I should have made more conversation with Firdaus, but I took an easy option out much of the time, partly because of lack of confidence and partly because of the situation and Russian Step Dad scaring me, but I know I would perform better after this term. Probably also should have gone to more of the cultural events she put on, but a definite highlight of my memories (although one I still can't quite fathom) is the trip to Uglich with the children we thought were future teen mums but turned out to be a dance group acting out some kind of story with goats, being attacked by frogs, interviewed (and failing at being interviewed) by Russian tv, the insane open air lunch with drunk Russians and fish heads in soup, and the (then stressful, now funny) journey home, not really knowing where we lived.
Frequent trips to Globus for decent spaghetti bolognaise, factoring in time to de-dill the food, insane babushki on the shuttle buses there and back, our Moscow trip, the Indian restaurant and my panic over seeing a doctor all stand out to me.
In St Petersburg I suppose the obvious memory is Loony Lyudmila, George and the cockroaches. Yes, this whole episode was...unpleasant, but I was so fortunate to have met some great people out of the experience that the negative side is overshadowed by the good. I obviously came to Petersburg alone, and initially yes I was nervous, but it turned out to be the absolute best thing I could have done. I've made great friends because I've been forced to be more sociable and haven't taken the easy option of sticking with what I know. I have laugh out loud memories of movie nights in the hostel, staying up until 4am and standing on a chair outside the bathroom waiting to scare someone who when they came out, and especially fond memories of Danny jumping into the corridor, brandishing a limp baguette and yelling 'Avada Kedavra' at me.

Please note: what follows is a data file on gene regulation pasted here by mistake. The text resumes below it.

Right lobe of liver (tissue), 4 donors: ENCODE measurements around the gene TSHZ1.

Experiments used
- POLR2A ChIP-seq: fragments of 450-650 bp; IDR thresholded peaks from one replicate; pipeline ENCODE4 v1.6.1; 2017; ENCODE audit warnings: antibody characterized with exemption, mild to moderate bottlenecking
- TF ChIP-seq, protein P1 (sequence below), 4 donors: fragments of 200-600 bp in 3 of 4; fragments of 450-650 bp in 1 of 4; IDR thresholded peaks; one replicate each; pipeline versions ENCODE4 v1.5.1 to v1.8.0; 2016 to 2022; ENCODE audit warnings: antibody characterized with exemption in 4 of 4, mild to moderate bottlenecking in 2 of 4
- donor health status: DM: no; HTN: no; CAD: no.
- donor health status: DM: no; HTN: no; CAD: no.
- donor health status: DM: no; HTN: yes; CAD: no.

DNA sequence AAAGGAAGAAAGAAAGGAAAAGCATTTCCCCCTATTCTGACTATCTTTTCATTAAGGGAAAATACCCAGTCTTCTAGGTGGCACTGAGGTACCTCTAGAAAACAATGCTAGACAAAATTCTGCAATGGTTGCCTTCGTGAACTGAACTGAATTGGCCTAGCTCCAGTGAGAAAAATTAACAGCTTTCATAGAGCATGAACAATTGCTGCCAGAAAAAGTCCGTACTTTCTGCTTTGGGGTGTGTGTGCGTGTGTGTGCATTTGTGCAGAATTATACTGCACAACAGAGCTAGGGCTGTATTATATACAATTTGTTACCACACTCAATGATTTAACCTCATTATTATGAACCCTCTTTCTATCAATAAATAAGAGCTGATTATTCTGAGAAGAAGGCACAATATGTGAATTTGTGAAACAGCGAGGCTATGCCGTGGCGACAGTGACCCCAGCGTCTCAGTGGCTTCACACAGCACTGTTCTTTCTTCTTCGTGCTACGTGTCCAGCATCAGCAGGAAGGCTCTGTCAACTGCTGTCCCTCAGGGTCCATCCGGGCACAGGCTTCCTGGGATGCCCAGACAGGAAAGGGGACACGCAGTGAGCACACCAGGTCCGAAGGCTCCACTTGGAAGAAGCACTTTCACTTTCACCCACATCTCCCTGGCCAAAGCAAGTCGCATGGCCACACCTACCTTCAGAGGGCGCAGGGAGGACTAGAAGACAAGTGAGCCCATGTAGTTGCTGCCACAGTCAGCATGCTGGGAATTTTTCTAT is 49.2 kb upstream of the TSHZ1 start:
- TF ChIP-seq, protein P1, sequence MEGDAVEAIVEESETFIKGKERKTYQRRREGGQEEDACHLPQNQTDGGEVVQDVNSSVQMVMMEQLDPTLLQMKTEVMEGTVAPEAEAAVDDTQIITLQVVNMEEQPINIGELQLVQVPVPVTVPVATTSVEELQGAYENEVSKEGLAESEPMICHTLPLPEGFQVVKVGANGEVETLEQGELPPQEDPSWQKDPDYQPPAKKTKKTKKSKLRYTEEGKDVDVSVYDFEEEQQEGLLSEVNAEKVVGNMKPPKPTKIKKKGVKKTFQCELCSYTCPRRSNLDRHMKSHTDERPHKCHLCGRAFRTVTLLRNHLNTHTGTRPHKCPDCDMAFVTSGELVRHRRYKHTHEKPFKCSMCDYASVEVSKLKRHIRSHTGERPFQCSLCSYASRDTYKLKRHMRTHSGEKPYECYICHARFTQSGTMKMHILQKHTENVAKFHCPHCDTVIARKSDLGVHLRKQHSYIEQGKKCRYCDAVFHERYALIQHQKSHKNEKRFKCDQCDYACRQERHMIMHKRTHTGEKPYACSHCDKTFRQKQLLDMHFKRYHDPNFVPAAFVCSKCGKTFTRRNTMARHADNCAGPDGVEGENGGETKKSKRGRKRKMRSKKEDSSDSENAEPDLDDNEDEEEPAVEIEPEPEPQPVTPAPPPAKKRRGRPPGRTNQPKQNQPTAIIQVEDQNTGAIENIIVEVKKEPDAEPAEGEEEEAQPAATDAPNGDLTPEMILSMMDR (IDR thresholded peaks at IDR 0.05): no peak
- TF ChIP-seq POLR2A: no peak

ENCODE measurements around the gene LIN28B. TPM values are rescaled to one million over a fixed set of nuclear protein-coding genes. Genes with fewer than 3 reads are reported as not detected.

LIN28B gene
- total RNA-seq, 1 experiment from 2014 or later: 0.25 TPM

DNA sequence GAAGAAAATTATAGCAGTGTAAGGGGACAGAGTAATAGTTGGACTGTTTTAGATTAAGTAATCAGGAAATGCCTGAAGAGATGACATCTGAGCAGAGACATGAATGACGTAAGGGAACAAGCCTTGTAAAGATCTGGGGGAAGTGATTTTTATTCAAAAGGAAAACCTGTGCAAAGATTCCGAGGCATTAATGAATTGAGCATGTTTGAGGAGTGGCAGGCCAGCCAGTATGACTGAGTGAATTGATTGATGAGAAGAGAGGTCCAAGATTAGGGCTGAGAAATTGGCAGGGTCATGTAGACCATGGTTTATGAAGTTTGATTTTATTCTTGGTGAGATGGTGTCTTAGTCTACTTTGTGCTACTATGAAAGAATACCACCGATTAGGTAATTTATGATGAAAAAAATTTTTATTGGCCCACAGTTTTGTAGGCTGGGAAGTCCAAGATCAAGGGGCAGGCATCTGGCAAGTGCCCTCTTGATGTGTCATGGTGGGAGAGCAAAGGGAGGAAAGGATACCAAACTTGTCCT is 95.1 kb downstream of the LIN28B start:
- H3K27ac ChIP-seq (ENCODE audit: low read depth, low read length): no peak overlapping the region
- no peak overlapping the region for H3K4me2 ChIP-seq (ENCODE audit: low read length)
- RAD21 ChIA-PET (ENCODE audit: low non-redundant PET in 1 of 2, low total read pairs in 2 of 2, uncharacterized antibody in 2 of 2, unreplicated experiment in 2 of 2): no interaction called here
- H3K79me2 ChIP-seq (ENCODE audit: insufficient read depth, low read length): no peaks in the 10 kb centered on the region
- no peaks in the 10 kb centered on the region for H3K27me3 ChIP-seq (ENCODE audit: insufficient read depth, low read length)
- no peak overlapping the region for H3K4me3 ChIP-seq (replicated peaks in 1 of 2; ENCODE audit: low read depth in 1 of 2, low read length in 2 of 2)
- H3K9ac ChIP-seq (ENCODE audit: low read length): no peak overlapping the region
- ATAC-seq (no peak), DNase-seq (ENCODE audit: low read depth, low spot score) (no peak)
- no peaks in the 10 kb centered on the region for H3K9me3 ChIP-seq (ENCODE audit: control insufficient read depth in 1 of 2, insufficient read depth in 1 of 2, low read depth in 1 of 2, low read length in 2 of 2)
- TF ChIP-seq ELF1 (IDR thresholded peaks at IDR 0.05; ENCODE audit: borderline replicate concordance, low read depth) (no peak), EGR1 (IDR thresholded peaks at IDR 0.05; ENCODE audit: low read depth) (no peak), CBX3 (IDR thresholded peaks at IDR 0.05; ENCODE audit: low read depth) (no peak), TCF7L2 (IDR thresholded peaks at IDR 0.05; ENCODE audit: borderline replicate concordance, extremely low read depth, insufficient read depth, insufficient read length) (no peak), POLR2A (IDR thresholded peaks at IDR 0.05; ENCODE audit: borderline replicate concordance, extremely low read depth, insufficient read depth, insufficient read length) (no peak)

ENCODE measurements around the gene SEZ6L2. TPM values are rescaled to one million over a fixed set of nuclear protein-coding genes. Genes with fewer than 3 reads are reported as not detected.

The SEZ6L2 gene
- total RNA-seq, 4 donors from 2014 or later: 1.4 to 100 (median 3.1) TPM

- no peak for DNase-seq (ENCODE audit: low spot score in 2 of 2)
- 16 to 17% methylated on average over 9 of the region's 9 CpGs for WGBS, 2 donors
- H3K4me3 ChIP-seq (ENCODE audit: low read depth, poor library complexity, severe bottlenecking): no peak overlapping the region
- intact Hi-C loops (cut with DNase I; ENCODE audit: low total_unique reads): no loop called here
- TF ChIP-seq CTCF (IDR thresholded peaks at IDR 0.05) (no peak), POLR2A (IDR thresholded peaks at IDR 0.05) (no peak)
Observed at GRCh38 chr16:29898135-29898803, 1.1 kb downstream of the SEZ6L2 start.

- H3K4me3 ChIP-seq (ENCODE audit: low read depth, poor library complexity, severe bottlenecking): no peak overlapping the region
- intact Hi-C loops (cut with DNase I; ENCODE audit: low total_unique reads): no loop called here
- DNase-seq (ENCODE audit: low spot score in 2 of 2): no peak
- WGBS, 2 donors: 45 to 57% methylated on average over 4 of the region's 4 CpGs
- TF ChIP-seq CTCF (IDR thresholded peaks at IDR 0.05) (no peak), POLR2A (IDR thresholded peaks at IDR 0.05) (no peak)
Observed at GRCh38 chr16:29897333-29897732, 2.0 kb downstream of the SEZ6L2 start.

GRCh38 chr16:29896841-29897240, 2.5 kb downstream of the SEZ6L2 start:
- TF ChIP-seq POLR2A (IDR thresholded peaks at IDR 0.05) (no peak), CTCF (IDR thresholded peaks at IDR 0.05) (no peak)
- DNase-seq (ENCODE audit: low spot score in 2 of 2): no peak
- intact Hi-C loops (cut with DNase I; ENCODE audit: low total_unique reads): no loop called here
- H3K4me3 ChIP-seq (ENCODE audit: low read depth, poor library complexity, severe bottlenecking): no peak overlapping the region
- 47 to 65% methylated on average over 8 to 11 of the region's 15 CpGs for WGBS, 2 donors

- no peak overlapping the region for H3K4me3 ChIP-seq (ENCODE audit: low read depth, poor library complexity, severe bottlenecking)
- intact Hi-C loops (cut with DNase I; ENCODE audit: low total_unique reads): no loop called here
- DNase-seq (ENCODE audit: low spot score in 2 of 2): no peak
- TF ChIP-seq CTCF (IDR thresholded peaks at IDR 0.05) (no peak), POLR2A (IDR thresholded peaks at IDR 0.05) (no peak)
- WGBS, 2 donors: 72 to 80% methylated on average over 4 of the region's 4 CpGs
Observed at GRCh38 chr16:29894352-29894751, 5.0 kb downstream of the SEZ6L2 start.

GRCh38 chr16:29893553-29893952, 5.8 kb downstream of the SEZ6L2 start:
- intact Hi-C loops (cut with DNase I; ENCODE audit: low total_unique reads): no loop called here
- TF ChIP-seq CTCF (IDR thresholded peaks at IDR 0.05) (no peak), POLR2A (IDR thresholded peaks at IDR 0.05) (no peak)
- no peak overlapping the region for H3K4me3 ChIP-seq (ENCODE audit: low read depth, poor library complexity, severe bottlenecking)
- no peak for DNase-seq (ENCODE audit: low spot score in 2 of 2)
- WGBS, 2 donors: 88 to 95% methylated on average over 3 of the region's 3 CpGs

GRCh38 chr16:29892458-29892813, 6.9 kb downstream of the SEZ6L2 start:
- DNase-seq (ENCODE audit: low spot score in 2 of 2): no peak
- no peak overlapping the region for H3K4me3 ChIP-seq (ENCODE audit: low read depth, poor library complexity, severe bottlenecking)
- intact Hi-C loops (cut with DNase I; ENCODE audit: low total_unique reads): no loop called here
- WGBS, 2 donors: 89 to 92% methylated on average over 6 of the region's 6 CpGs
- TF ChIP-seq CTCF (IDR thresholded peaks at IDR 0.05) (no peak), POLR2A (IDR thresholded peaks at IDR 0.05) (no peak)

I have even finally met someone in person who I have been talking to and who has been an enormous help to me for many years, which may well not have happened if it were not for me being here.
My health was always a concern to everyone involved in sending me to Russia-justified, clearly, but I am certain that, despite the last minute panic and hospitalisation, I have done better in this regard thanks to being happy here than I ever would have if I'd gone along with recommendations to go to Moscow instead. I did briefly consider switching to Moscow for the second semester because of fears of being alone here, but that would have been a huge mistake. I have wanted to spend my year abroad in Piter since I spent a weekend here back in the first year-I fell in love with everything about the place, despite the extreme case of blistered feet and exhaustion from touring the city (again, I'd spent a week in hospital just prior to this!) and it's been great to be able to do that.